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Hemelt: Living healthy is your best fight in war on stress

Stress takes an amazing toll on our bodies.

Life, and all of its unexpected curveballs, hits like a freight train and the resulting stress lingers for weeks on end. Problems always seem to multiply when solutions are at their toughest to grasp.

That was my situation this week, as my family’s ever-present vehicle concerns again reared their ugly heads.

My truck (scheduled to get fixed this week but again delayed) was out of commission, forcing me to use my sister’s old college Chevrolet Tracker.

Although not easy on the eyes and pretty darn loud in action, that bad boy has kept me afloat for the past three months. Well, all good things come to an end, and so did the Tracker Thursday morning as I was traveling around LaPlace.

Like any smart and independent man, I immediately called my wife for help. She picked up, only to inform me her tire sprung a leak and was on the side of the road herself using an air compressor to pump up her tire just enough to get it serviced.

There is a lesson in there — one that I preach to my children but failed to address personally — I let my initial truck problem linger while I looked for the ultimate deal and now ran smack into three vehicle problems all at once.

Luckily, a friendly coworker picked me up, my wife made it to a local tire shop and my Thursday ended with her back on the road and me with just two vehicles in the shop.

My father, who retired all of two weeks ago, did his best to save the day by joining us for my son’s baseball game and taking the group out to dinner to close the evening.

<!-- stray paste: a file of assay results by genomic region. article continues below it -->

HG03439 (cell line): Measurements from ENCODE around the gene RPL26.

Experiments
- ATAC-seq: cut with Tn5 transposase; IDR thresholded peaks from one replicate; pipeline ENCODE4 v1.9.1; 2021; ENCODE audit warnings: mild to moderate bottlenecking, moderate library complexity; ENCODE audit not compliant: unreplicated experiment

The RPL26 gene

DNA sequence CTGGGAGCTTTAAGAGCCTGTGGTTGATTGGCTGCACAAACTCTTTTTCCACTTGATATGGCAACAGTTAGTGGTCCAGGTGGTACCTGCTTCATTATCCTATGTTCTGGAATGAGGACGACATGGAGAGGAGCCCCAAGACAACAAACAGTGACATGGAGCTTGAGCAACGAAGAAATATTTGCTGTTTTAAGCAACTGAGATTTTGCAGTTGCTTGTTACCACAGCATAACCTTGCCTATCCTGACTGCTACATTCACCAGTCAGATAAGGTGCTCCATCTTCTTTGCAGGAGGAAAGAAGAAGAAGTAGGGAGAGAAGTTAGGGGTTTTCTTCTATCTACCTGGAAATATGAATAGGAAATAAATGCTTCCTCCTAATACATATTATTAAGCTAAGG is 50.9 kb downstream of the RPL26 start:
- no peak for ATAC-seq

Hey, it was far from perfect, but it is good to know there are kind people and family members there when you need them most.

With such a set of challenges, I found it amusing to receive a column the same day from Richard Purvis. The author of “Recalibrate: Six Secrets to Resetting Your Age” contacted L’OBSERVATEUR to submit a column titled “3 Ways Stress Takes A Toll On Your Body” in advance of Stress Awareness Month, which is in April.

“Stress, of course, is not always a bad thing,” he says. “It does serve a positive purpose. It can keep us alert and prepares us to avoid danger. But stress becomes a negative factor when a person faces continuous challenges without any time mixed in for relief or relaxation.”

As a result, Purvis says, people become overworked, and stress-related anxiety and illness can occur. The strain leads them to suffer from such ailments as headaches, upset stomach, elevated blood pressure, chest pain and problems sleeping.

According to Purvis, chronic stress often keeps muscles in a state of guardedness, greatly impacts a person’s normal eating and drinking routines and often wreaks havoc on a person’s stomach through ulcers or severe pain.

“Since you can’t avoid your job, bills or other life experiences, the best thing to do is learn to manage stress,” Purvis says. “You won’t avoid stress entirely, but it is possible to minimize the effects by eating healthy, exercising regularly, getting enough sleep and taking care of yourself in general.”

It’s not rocket science, but it’s certainly true. Problems, and the stress that come with them, aren’t going away for anyone. Living healthy is always our best solution. Not letting problems linger goes a long way, as well. I hope it’s a lesson learned.

Stephen Hemelt is publisher and editor of L’OBSERVATEUR. He can be reached at 985-652-9545 or stephen.hemelt@lobservateur.com.